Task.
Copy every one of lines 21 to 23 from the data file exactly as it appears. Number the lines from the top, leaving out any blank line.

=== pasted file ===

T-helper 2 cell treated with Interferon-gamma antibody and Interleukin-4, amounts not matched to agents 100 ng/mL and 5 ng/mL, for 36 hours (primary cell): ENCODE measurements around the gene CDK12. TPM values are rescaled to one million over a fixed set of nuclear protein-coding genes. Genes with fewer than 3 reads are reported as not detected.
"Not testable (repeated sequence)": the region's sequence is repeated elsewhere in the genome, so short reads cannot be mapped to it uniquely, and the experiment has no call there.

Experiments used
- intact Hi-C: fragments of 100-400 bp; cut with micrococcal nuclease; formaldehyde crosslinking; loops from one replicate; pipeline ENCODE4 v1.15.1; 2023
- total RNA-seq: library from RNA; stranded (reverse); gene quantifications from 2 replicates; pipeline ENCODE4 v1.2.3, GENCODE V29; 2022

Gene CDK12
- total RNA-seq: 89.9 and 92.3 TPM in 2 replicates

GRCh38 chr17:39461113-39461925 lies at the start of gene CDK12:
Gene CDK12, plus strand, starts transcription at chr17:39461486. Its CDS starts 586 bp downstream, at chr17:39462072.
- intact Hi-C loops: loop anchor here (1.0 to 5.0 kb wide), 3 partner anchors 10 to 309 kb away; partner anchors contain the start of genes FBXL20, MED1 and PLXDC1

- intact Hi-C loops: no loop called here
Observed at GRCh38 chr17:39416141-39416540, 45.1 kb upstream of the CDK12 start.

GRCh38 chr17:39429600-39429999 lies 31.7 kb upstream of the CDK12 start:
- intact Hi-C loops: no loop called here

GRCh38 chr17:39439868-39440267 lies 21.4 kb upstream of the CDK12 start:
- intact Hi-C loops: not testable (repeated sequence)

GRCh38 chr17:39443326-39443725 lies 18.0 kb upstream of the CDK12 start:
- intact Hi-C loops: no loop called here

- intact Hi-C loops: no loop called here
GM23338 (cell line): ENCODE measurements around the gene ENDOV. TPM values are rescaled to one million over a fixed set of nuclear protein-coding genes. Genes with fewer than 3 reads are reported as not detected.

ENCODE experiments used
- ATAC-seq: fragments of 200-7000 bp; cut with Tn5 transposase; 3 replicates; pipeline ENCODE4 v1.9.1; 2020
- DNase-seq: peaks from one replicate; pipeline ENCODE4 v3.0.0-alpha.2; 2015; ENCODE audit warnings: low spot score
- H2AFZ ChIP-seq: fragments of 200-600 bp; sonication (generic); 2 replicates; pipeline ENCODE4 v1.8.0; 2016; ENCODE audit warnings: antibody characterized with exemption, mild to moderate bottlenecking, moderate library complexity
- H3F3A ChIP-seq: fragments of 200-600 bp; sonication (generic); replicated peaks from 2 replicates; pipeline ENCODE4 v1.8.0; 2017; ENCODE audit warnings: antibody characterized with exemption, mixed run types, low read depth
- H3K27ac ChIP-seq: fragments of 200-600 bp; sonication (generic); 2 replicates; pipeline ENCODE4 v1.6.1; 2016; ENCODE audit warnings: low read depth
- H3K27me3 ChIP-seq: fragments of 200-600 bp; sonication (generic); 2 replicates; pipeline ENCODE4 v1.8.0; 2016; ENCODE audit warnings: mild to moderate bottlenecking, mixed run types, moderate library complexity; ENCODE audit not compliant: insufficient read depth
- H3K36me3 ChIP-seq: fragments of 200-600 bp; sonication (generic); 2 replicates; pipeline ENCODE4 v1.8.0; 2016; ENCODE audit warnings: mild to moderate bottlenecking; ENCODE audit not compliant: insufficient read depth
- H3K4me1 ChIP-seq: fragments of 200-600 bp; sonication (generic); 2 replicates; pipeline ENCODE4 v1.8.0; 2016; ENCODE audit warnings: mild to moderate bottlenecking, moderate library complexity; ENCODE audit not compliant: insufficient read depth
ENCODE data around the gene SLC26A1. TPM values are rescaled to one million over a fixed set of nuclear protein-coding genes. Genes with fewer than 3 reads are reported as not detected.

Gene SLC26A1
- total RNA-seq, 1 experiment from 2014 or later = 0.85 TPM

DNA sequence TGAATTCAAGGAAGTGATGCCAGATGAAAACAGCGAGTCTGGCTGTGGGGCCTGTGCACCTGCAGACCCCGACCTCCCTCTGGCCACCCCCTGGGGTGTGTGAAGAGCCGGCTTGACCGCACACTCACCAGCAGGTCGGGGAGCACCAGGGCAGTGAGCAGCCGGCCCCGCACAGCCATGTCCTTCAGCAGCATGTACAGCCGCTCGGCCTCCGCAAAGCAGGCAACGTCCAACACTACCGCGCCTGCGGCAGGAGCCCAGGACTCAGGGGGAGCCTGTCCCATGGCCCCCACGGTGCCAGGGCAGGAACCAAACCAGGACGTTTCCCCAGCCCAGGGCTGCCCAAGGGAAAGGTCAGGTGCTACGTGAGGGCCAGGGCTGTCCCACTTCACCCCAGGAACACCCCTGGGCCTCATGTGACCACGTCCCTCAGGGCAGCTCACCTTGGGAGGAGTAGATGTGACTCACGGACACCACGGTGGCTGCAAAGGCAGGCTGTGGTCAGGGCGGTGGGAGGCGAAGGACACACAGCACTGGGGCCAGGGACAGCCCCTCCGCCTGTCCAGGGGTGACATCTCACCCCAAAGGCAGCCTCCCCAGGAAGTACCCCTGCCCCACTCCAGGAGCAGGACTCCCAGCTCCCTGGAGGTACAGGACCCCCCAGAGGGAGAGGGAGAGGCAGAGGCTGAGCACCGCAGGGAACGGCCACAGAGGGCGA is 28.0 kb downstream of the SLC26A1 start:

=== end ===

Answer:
ENCODE experiments used
- ATAC-seq: fragments of 200-7000 bp; cut with Tn5 transposase; 3 replicates; pipeline ENCODE4 v1.9.1; 2020
- DNase-seq: peaks from one replicate; pipeline ENCODE4 v3.0.0-alpha.2; 2015; ENCODE audit warnings: low spot score